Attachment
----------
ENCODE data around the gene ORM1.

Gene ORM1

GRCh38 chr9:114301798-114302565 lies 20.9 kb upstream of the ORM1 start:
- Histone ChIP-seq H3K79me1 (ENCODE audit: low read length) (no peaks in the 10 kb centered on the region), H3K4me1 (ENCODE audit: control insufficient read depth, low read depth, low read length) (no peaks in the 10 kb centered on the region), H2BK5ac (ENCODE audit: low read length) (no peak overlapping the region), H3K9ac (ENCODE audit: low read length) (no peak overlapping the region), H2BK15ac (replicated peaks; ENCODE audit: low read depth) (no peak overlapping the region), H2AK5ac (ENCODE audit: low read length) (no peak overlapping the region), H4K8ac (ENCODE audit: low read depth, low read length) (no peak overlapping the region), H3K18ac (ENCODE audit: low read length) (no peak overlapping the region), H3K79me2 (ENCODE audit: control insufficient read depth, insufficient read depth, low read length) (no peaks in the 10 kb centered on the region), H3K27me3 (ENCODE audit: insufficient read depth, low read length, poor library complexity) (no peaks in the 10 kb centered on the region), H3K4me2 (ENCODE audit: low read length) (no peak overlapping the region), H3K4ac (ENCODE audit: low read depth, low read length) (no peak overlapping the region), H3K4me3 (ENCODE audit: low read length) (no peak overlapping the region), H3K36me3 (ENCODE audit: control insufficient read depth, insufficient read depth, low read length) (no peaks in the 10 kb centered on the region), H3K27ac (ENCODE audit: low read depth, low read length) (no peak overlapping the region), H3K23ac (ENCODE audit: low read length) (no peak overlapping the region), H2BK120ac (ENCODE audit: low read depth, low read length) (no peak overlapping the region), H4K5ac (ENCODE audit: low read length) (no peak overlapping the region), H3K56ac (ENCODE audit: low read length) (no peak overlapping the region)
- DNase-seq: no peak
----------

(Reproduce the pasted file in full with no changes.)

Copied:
ENCODE data around the gene ORM1.

Gene ORM1

GRCh38 chr9:114301798-114302565 lies 20.9 kb upstream of the ORM1 start:
- Histone ChIP-seq H3K79me1 (ENCODE audit: low read length) (no peaks in the 10 kb centered on the region), H3K4me1 (ENCODE audit: control insufficient read depth, low read depth, low read length) (no peaks in the 10 kb centered on the region), H2BK5ac (ENCODE audit: low read length) (no peak overlapping the region), H3K9ac (ENCODE audit: low read length) (no peak overlapping the region), H2BK15ac (replicated peaks; ENCODE audit: low read depth) (no peak overlapping the region), H2AK5ac (ENCODE audit: low read length) (no peak overlapping the region), H4K8ac (ENCODE audit: low read depth, low read length) (no peak overlapping the region), H3K18ac (ENCODE audit: low read length) (no peak overlapping the region), H3K79me2 (ENCODE audit: control insufficient read depth, insufficient read depth, low read length) (no peaks in the 10 kb centered on the region), H3K27me3 (ENCODE audit: insufficient read depth, low read length, poor library complexity) (no peaks in the 10 kb centered on the region), H3K4me2 (ENCODE audit: low read length) (no peak overlapping the region), H3K4ac (ENCODE audit: low read depth, low read length) (no peak overlapping the region), H3K4me3 (ENCODE audit: low read length) (no peak overlapping the region), H3K36me3 (ENCODE audit: control insufficient read depth, insufficient read depth, low read length) (no peaks in the 10 kb centered on the region), H3K27ac (ENCODE audit: low read depth, low read length) (no peak overlapping the region), H3K23ac (ENCODE audit: low read length) (no peak overlapping the region), H2BK120ac (ENCODE audit: low read depth, low read length) (no peak overlapping the region), H4K5ac (ENCODE audit: low read length) (no peak overlapping the region), H3K56ac (ENCODE audit: low read length) (no peak overlapping the region)
- DNase-seq: no peak